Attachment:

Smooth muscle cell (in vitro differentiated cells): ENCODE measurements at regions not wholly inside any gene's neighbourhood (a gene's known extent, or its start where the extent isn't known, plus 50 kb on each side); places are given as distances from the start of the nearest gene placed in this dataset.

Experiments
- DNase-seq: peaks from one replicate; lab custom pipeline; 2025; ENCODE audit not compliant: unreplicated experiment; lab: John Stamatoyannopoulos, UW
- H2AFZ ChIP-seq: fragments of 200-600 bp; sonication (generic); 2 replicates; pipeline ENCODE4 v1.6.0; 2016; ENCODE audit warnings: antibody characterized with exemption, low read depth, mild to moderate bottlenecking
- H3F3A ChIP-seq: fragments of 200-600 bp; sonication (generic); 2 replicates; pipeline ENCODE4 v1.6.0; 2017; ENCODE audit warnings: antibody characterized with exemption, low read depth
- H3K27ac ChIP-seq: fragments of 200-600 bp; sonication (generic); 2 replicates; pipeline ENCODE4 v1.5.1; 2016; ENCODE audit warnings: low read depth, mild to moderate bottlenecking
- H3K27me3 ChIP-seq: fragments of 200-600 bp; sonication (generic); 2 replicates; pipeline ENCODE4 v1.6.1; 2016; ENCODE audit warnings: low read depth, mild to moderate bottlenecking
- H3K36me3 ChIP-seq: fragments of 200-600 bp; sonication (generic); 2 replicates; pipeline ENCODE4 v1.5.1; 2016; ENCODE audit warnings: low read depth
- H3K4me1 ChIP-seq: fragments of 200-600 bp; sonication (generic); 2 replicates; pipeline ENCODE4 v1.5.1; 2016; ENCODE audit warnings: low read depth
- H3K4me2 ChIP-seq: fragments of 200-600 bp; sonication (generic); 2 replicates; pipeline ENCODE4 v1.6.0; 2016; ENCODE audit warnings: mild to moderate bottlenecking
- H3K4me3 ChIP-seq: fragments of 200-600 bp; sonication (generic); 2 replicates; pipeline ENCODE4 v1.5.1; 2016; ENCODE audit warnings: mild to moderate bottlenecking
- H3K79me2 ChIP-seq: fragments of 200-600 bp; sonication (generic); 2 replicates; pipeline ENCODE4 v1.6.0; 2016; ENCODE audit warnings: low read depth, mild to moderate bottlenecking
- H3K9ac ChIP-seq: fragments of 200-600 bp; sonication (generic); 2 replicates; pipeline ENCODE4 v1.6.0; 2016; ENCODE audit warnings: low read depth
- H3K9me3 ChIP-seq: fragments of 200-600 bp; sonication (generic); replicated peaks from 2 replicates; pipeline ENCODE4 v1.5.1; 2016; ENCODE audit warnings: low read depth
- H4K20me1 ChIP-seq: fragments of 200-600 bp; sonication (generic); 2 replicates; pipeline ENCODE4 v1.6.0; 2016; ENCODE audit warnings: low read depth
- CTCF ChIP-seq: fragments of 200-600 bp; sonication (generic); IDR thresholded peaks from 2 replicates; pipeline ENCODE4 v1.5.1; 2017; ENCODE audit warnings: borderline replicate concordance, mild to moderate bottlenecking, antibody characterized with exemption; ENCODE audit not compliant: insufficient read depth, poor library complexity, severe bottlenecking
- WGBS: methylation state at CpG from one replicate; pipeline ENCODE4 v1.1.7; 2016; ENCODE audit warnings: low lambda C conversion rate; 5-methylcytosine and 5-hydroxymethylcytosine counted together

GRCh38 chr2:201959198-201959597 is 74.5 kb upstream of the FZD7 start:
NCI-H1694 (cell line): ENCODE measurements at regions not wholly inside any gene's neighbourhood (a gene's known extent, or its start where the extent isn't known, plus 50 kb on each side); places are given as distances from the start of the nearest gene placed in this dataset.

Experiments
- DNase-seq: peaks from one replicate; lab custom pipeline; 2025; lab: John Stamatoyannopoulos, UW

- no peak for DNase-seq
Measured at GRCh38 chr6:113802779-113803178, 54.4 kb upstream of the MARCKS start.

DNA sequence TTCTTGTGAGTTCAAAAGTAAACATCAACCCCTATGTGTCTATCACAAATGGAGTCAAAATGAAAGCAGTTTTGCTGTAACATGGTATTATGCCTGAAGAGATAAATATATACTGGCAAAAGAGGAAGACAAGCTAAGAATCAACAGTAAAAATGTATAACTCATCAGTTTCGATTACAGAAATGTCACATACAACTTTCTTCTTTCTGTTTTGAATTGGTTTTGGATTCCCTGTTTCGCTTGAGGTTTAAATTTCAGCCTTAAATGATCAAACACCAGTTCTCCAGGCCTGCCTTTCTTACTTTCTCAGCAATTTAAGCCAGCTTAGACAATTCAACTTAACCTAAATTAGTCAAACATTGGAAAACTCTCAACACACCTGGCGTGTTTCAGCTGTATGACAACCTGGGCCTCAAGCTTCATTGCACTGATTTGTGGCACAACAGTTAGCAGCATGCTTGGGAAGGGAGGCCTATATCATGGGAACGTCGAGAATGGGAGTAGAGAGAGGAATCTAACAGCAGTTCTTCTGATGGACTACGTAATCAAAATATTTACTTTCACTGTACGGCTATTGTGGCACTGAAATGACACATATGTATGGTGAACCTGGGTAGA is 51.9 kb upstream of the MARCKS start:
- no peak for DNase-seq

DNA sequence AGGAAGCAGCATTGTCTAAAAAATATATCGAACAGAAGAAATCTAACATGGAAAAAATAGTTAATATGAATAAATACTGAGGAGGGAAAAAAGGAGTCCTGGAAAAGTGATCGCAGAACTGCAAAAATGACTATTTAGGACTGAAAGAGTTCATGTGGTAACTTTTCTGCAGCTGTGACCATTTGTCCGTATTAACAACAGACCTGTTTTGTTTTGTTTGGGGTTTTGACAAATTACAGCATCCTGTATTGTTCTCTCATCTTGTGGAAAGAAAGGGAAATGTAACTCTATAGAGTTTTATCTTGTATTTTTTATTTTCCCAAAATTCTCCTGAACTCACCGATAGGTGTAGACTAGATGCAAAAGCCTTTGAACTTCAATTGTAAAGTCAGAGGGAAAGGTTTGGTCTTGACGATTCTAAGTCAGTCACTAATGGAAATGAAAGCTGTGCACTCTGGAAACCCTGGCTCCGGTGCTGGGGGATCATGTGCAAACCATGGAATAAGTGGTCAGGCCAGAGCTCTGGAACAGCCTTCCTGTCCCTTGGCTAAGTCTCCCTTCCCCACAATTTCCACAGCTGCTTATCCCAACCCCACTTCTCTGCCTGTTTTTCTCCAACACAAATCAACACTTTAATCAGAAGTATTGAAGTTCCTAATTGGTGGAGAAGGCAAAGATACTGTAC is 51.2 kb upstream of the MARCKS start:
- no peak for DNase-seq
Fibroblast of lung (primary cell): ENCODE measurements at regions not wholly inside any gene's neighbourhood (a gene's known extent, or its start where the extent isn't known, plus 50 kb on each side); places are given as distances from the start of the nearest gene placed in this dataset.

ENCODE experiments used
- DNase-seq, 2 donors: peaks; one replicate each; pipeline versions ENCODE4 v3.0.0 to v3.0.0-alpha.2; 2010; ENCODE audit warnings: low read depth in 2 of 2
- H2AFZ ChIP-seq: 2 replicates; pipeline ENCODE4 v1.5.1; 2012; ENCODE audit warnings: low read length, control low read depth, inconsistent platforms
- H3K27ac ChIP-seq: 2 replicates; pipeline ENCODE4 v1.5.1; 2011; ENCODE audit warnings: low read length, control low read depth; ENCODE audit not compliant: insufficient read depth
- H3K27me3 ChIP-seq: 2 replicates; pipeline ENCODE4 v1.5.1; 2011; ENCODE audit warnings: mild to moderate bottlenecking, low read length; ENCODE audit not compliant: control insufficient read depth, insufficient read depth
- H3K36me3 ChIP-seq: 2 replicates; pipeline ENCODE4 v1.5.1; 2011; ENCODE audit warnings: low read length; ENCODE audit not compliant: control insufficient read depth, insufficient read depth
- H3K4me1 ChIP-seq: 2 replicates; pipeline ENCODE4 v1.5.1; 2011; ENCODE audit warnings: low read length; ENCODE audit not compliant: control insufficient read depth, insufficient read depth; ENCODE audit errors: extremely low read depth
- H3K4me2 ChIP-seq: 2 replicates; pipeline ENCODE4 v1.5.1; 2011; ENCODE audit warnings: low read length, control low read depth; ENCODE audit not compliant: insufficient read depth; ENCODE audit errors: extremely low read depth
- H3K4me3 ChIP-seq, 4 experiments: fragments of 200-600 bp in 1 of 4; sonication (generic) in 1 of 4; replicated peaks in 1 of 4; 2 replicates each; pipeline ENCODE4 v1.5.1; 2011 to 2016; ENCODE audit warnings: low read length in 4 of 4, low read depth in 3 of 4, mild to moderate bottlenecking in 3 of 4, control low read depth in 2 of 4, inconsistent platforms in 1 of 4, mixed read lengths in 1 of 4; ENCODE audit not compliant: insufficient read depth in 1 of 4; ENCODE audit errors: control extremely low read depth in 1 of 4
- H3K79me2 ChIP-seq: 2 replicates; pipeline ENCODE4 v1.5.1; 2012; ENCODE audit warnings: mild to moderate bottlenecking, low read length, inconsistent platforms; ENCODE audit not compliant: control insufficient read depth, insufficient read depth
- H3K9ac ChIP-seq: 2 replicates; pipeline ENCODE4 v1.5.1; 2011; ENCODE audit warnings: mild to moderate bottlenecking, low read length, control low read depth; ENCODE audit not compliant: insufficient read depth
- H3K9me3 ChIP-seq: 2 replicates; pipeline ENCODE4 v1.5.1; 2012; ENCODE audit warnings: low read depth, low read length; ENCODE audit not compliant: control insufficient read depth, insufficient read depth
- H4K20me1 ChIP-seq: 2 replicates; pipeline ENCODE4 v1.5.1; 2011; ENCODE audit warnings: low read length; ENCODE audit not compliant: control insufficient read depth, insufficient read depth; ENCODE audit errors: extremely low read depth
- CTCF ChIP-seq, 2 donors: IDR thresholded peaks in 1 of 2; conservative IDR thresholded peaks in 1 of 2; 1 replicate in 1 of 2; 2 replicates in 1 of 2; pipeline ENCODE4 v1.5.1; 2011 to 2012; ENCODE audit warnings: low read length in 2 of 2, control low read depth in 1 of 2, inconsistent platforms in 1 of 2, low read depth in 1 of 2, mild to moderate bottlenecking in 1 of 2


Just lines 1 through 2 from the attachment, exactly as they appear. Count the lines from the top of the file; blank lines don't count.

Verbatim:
Smooth muscle cell (in vitro differentiated cells): ENCODE measurements at regions not wholly inside any gene's neighbourhood (a gene's known extent, or its start where the extent isn't known, plus 50 kb on each side); places are given as distances from the start of the nearest gene placed in this dataset.

Experiments